Last March, Cobiella reported on Tren, a dietary supplement that Louisiana high school football players and their coach told CBS News was the next best thing to a steroid.
Steroids Still for Sale?
But is it "the next best thing" -- or actual steroids?
Cobiella and her team bought Tren over the Internet and in a health store that sells supplements.
When Cobiella asked an unidentified health store clerk if the product acts like a steroid, he responded, "That's what it is, that's what it is. But it's a safer one…"
Then, Cobiella and her team sent three brands to be tested by renowned steroid expert, Dr. Don Catlin. Instead of being harmless dietary supplements, his tests revealed Tren is an illegal anabolic steroid.
Catlin said, "These drugs can cause you to die frankly. They're not crack cocaine, they're not heroin, but they go to the liver and they go to the kidney and they destroy the liver and the kidney. They destroy the cells."
Cobiella said CBS News reports about the dangers of Tren were criticized in the online muscle-building community, where Tren is widely used and extremely popular. However, Cobiella remarked, they predicted the next chapter of the story.
Steven Kalogeropoulos, a 22-year-old athlete, said he began using Tren last December.
"I was just trying to get a little bit of an edge. Gain a little bit of weight - that's it," he said.
After about 2 weeks, he said he experienced mood swings and his nipples started to change.
Kalogeropoulos said his nipples were "extremely sensitive."
"It hurts - not a fun thing to have," he said.
And Kalogeropoulos is not alone. His friends - all 22 year olds - say they also developed enlarged breasts and nipples so sensitive they have to wrap them in ace bandages just to play soccer.
Brett Preston said after using Tren his nipples grew inflamed. That's when he went to the doctor.
Cobiella reported this condition is called "gynecomastia," an enlargement of the male breast.
Preston and his friends are part of a class action lawsuit against American Cellular Labs, the maker of Tren Xtreme, which they say caused pain so severe, the only way to relieve it is surgery.
Preston said, pointing to his chest, "All that is not muscle. It's all breast tissue. And then you can see the scars from where I had my last surgery. And they have to go in here and take out all the tissue that's left behind it on both sides."
Preston and his friends say they bought Tren at a supplement store chain Cobiella caught on hidden camera.
On hidden camera, Cobiella and her team captured a man saying, "The worst thing is who some of these retail stores sell it to. Selling it to kids and stuff. You know, 18, 19, 20-year-old kids who really shouldn't be taking it, you know what I mean?"
In the New England Journal of Medicine this month, Harvard Medical School instructor Dr. Pieter Cohen compares using supplements like Tren to playing Russian roulette.
Cohen told Cobiella he's "absolutely" seen people who have had bad effects from dietary supplements.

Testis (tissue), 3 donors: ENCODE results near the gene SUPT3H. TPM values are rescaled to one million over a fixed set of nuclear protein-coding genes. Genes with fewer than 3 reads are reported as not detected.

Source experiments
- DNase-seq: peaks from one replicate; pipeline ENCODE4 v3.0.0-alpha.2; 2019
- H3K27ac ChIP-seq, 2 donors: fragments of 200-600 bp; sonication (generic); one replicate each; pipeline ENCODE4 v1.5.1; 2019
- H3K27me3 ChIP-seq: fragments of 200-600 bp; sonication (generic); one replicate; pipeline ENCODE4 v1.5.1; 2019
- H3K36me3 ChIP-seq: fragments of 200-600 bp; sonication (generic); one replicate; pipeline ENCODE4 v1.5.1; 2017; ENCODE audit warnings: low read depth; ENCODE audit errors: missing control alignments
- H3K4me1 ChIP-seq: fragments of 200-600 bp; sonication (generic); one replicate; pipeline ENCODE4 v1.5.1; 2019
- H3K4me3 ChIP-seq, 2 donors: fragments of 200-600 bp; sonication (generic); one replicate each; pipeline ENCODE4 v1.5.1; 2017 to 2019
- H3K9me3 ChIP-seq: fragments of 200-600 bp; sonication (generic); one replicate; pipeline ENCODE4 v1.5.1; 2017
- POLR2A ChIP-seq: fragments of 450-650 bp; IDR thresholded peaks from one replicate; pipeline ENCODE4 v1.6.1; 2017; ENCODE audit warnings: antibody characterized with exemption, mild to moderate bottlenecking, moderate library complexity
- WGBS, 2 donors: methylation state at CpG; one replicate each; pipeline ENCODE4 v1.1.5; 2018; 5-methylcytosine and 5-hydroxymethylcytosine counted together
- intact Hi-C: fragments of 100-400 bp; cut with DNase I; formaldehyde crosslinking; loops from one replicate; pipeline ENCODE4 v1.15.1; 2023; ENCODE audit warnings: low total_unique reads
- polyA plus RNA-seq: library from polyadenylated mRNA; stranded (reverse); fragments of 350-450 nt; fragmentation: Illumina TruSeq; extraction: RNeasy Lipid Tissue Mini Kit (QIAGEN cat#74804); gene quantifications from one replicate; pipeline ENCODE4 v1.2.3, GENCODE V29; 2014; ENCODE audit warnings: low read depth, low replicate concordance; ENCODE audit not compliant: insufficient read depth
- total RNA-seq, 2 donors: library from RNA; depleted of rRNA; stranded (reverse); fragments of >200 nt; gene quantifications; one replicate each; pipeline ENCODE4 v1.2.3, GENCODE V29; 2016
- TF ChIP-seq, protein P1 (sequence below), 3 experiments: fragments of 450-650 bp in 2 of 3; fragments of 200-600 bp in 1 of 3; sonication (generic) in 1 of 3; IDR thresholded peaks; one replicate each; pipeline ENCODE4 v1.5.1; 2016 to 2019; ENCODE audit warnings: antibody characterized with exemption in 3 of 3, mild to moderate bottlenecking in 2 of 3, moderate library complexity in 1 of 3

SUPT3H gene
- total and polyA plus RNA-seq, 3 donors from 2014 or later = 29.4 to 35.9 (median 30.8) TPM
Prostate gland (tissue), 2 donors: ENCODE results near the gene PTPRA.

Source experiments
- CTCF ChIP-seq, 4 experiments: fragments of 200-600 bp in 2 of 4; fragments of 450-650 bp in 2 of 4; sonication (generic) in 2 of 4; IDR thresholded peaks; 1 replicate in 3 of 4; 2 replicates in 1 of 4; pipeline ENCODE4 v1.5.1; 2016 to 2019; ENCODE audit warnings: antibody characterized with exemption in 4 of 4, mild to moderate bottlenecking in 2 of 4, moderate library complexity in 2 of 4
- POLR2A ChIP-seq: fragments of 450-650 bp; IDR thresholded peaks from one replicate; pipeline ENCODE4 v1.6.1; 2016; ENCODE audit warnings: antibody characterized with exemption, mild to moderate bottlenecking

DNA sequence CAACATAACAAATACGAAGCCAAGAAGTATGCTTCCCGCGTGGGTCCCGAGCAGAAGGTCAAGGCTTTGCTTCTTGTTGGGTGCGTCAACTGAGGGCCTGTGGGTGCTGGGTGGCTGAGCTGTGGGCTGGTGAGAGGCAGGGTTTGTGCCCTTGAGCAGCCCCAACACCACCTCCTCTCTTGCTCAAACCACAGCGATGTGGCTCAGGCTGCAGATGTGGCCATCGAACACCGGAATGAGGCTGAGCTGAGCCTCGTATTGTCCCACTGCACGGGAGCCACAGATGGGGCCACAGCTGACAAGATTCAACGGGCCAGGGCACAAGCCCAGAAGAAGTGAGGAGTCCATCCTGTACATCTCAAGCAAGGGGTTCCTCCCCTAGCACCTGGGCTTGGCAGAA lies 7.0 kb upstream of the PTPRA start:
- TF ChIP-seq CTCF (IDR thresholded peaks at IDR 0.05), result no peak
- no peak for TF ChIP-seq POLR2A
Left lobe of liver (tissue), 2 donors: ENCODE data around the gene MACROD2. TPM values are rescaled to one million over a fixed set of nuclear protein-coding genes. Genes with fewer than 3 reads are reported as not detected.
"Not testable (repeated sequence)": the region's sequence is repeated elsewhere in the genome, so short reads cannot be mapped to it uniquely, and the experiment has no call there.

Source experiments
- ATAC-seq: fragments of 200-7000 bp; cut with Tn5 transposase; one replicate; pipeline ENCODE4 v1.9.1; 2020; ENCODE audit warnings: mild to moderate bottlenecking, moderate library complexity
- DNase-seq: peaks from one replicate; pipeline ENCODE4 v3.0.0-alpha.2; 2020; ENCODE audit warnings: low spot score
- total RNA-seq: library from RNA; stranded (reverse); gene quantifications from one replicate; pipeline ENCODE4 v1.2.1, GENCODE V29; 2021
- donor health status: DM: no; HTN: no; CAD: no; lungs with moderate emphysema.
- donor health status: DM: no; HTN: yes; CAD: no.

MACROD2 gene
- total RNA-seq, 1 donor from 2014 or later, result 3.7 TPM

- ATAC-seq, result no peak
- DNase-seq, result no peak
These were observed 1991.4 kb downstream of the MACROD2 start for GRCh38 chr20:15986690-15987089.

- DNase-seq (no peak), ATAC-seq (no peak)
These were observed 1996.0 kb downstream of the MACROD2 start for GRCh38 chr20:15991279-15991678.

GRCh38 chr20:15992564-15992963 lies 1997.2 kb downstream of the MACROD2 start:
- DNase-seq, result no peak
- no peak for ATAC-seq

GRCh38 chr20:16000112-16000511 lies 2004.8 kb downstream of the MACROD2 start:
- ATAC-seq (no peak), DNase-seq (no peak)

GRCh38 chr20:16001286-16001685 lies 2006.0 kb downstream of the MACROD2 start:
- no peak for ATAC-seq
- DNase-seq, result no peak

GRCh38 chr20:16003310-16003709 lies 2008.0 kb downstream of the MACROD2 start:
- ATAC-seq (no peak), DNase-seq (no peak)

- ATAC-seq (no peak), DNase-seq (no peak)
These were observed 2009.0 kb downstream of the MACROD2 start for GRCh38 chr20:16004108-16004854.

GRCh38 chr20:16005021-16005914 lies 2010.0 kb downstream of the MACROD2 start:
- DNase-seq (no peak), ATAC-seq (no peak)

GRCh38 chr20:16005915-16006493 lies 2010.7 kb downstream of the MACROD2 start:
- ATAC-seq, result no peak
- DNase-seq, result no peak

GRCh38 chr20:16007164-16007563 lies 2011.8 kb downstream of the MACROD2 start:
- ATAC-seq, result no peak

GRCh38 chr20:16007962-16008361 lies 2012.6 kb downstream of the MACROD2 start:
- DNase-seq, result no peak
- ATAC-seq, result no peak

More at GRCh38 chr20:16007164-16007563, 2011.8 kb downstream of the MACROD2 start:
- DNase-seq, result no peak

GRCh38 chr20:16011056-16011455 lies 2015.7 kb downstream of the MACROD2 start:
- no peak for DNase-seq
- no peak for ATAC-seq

He said, "This is not even a medication or something that has been prescribed ever by physicians legally anywhere in the world and you're giving this novel chemical clandestinely to thousands, maybe millions of people."
The Food and Drug Administration (FDA) is finally beginning to crack down, Cobiella said. In highly publicized raids in July and September, agents seized dozens of designer steroids masquerading as legal supplements, including the brand taken by Preston and his friends - American Cellular Labs' Tren Xtreme.
Kalogeropoulos said, "How much more money is it going to cost until somebody takes this off market and does something about it, or people just start opening their eyes?"
Last week, Cobiella went to a supplement store. She reported her team had no problem finding four more brands that an unidentified salesman claims have Tren.
The unidentified salesman told Cobiella in the store, "I have Epi-Tren, I have Stakabol, I have Black Mass, which is down there, and then Tren Stack."
"And all of those have Tren in them?" Cobiella asked.
"Yep," the salesman responded.
Cobiella added on "The Early Show" the soccer players she met said they had at least 15 other friends suffering from the same problem of sensitive breasts - all from taking Tren.
Cobiella said her team tried to reach the makers of the three brands of Tren products they tested, but the only company that listed a working number had no comment. The brand used by the soccer players in our story - Tren Xtreme - has a number on the bottle, but the number is for the FDA's own hotline to report adverse side effects.
"Early Show" co-anchor Harry Smith asked Cobiella if the athletes she interviewed were trying to buy a nutritional supplement, and instead got a steroid in the bottle.
Cobiella said, based on Catlin's tests, what's in the bottle is actually a designer anabolic steroid.
"Nowhere on the bottle does it say 'steroid,'" she said. "They usually say 'muscle activator' or something like that."